Dipropylene glycol dibenzoate for improved poly(lactic acid) plasticization
Interest in biodegradable materials has increased because of environmental and food-safety concerns.1 One such material—poly(lactic acid), or PLA—is a biodegradable aliphatic thermoplastic that is synthesized from lactic acid (obtained through the fermentation of sugar, starch, or another biomass).2 It is thought that PLA could be a replacement for polyolefin in the production of ‘green’ packaging materials,3, 4 but there are several problems that need to be resolved (e.g., its brittle nature).
Plasticization of PLA is the most effective and simple approach for overcoming the brittleness of PLA (i.e., to improve the ductility and flexibility of PLA films).5, 6 However, the high level of migration of the plasticizer material from PLA films means that they have poor storage stability. The use of PLA plasticization is therefore limited in food packaging applications (and for other consumer products). Moreover, there is often poor compatibility between PLA and plasticizers. For food packaging applications, it is desirable for the plasticizers to have a high plasticizing efficiency with PLA (in both the amorphous and crystalline states), to be less volatile than PLA at the processing temperature, and to hardly migrate toward the polymer surface during a long storage period. All these properties are related to the chemical structure and molecular weight of the plasticizers themselves. If the molecular weight of the plasticizer became too high, the miscibility of the material would decrease and thus cause phase separation.7, 8 In addition, a relative increase in the molecular weight of the plasticizer would cause a decrease in the tendency of migration and miscibility could be maintained via the polar interactions.
The aim of our work9 was therefore to explore the influence of different plasticizers on the plasticizing efficiency, compatibility, mechanical properties, and storage stability of PLA. The plasticizers we examined were glyceryl tribenzoate (GTB), dipropylene glycol dibenzoate (DPGDB), and glyceryl triacetate (GTA). To obtain our samples, we first dried PLA for 12 hours in a vacuum oven at 60°C. We then mixed the PLA granules with the plasticizers, and heated them in the vacuum oven for four hours at 80°C (to ensure the plasticizers were absorbed into the PLA granules). In the subsequent step we plasticized the PLA in a melt compounding process, in which the blends were fed into a twin-screw extruder. We set the temperatures of the extruder for the melting, compression, metering, and die sections to 145, 150, 155, and 160°C, respectively. In addition, we used a screw speed of 30rpm to provide a sufficient shear rate in the melt compounding process. Each of the different plasticizers was included at a concentration of 25wt%, and we thus refer to the final samples as PLA/GTA-25, PLA/DPGDB-25, and PLA/GTB-25.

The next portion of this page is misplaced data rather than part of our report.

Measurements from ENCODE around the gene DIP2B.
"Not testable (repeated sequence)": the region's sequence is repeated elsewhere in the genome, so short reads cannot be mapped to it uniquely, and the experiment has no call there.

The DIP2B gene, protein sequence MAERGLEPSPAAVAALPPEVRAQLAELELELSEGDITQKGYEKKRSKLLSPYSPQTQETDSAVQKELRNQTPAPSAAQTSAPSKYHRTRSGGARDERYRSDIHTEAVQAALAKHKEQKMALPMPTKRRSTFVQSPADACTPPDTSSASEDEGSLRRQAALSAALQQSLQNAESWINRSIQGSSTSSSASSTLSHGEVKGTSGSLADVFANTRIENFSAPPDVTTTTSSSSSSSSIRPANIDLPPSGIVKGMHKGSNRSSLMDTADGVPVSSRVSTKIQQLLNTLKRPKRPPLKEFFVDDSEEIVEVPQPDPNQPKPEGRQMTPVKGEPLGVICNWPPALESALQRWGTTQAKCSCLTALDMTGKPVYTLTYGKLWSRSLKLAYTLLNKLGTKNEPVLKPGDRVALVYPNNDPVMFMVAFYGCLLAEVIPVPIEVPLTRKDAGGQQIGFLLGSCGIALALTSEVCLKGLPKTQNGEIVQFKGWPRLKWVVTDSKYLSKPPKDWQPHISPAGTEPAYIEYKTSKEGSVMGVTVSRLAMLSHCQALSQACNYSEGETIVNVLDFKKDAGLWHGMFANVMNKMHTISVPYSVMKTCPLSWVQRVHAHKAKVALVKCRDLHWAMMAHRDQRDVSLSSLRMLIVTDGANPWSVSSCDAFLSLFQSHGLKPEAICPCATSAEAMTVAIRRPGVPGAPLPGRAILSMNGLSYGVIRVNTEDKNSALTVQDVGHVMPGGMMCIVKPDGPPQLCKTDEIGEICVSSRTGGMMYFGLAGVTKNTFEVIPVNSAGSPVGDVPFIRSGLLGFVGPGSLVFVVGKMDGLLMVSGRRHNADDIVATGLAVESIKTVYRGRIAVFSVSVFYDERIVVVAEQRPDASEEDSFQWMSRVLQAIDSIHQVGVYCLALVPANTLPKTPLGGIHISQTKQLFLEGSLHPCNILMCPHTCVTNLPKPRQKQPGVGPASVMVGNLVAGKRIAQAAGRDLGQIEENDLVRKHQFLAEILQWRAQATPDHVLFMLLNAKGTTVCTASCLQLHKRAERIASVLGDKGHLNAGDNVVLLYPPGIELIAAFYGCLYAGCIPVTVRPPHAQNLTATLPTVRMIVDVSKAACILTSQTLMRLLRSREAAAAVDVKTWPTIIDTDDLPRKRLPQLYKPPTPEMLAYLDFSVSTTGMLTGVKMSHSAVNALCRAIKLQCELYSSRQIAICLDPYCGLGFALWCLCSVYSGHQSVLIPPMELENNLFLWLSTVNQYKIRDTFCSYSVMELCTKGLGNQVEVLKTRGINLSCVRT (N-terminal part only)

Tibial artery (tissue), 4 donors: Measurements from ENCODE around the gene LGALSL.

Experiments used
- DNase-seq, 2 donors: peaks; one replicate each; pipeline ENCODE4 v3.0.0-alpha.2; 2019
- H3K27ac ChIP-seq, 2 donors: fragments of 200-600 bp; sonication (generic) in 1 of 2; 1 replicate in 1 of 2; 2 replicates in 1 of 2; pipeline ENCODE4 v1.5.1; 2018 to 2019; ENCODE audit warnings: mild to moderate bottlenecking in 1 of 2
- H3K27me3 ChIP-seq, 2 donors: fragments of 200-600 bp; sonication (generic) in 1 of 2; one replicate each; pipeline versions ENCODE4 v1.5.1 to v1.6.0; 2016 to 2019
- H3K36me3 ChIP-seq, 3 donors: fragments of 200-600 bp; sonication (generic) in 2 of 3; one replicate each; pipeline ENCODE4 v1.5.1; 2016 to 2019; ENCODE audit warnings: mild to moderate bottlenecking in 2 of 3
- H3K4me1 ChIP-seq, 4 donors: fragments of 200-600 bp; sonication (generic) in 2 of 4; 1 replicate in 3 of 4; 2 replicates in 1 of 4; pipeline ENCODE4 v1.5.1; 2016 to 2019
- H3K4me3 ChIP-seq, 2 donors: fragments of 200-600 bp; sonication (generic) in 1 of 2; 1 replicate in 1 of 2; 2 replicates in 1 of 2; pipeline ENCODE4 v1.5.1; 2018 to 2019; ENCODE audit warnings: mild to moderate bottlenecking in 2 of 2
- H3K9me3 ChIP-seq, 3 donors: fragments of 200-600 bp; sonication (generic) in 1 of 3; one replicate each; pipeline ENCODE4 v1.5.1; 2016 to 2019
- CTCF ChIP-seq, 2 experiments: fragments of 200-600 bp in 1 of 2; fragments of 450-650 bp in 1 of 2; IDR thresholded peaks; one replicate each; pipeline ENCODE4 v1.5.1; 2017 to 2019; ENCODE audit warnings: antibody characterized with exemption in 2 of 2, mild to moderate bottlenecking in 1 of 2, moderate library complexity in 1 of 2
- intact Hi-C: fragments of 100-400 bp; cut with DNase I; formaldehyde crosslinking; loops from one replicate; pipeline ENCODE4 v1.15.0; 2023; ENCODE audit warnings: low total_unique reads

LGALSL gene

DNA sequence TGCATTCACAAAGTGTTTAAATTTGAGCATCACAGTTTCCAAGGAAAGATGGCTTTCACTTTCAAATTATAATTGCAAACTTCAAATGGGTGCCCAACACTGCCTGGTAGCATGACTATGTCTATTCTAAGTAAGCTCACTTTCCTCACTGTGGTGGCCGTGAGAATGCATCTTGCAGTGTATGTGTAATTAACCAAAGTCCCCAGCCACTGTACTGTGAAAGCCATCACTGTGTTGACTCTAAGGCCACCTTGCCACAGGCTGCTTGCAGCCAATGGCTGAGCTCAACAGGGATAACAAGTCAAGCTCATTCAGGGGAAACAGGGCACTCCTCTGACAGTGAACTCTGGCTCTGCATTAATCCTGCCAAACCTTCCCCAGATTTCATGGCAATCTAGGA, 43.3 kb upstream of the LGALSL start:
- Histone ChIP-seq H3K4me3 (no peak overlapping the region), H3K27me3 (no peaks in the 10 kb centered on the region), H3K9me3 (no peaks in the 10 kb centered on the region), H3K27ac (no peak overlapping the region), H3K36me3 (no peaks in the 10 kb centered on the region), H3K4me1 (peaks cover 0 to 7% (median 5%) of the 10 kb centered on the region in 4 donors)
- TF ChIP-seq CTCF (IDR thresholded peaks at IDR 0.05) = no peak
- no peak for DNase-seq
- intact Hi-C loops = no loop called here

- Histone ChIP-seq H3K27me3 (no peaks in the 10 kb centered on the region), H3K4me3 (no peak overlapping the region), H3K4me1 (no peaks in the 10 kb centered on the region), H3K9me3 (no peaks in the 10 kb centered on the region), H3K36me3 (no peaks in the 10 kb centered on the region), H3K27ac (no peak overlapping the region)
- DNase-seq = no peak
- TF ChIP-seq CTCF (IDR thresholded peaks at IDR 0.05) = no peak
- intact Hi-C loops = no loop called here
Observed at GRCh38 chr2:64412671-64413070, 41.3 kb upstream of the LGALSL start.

We can evaluate the storage stability of our samples according to the stability of their mechanical properties during a storage period. We thus measured the tensile strength (σ) and elongation at break (ε) of the samples (see Figure 1). We find that the neat PLA sample exhibits brittle fracture, with very low ε (2.6%) and high σ (49.8MPa). These results are in agreement with those that have previously been reported.10 Our results also clearly indicate that plasticization gives rise to a substantial increase in ε and decrease in σ. Of the plasticized samples, PLA/GTA-25 exhibits the highest ε and lowest σ (345% and 16MPa, respectively), whereas PLA/GTB-25 has the lowest ε (270%) and the highest σ (39MPa). After storage for 75 days, we find that the ε of the PLA/GTB-25 sample has significantly decreased, but the mechanical properties of the PLA/DPGDB-25 sample have remained stable.
To further explore the effect of the storage period on the crystallization stability of our plasticized samples, we measured their crystalline patterns (x-ray diffraction patterns) after one, 30, and 75 days of storage (see Figure 2). Before making these measurements, we used liquid nitrogen to quench the plasticized PLA from the melt state to the solid state. The x-ray diffraction patterns we obtained illustrate that only the amorphous state can be observed after one day. This result confirms that freshly plasticized PLA is in an amorphous state after the quenching process. After 75 days of storage at room temperature, the PLA/GTA-25 sample exhibits characteristic diffraction peaks (at 16.5 and 18.9°) that correspond to the typical α-crystalline phase of PLA (i.e., described by a pseudo-orthorhombic or orthorhombic unit cell). Our measurements indicate, however, that the PLA/DPGDB-25 and PLA/GTB-25 samples are still in the amorphous stage after 75 days of storage (because of their slow crystallization rates). These two samples therefore did not experience phase separation or plasticizer exudation, and thus exhibit better storage stability than the PLA/GTA-25 sample.
In summary, we have studied the effect of different plasticizers on the mechanical properties and storage stability of PLA. Our results indicate that the mechanical properties of PLA that is plasticized with dipropylene glycol dibenzoate (at 25wt%) remains stable after 75 days of storage. In addition, our x-ray diffraction measurements show that this sample did not suffer from phase separation or plasticizer exudation during this time period. DPGDB is therefore a promising option for plasticizing of PLA for flexible packaging materials. In the future we plan to further develop our research on plasticizing of PLA into the areas of disposable packaging materials and 3D printing (by fused deposition modeling).
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